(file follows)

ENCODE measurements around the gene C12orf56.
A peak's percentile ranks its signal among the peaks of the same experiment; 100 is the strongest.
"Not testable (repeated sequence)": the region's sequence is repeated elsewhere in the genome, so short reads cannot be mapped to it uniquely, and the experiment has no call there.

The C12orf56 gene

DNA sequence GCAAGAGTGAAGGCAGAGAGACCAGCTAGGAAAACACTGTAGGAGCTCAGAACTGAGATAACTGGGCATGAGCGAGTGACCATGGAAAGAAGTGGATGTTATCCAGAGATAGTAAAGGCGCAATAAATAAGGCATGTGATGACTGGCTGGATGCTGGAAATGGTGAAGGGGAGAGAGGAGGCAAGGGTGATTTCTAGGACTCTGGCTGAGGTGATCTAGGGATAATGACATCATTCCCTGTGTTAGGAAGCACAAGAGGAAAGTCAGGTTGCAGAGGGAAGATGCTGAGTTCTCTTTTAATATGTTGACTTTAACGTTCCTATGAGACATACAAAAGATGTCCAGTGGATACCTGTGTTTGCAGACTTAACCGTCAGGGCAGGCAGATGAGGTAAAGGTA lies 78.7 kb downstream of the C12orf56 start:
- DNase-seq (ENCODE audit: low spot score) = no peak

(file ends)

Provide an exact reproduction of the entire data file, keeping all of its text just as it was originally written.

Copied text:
ENCODE measurements around the gene C12orf56.
A peak's percentile ranks its signal among the peaks of the same experiment; 100 is the strongest.
"Not testable (repeated sequence)": the region's sequence is repeated elsewhere in the genome, so short reads cannot be mapped to it uniquely, and the experiment has no call there.

The C12orf56 gene

DNA sequence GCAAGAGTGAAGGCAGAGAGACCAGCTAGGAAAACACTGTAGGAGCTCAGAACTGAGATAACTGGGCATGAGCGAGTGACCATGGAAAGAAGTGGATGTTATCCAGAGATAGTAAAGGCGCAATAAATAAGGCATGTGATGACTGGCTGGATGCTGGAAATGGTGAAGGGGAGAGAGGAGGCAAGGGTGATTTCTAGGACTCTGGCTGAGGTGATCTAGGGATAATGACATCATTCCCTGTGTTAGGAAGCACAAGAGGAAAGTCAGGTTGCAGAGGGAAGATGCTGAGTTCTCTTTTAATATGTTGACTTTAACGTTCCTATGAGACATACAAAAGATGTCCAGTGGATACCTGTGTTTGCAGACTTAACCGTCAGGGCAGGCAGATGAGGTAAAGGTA lies 78.7 kb downstream of the C12orf56 start:
- DNase-seq (ENCODE audit: low spot score) = no peak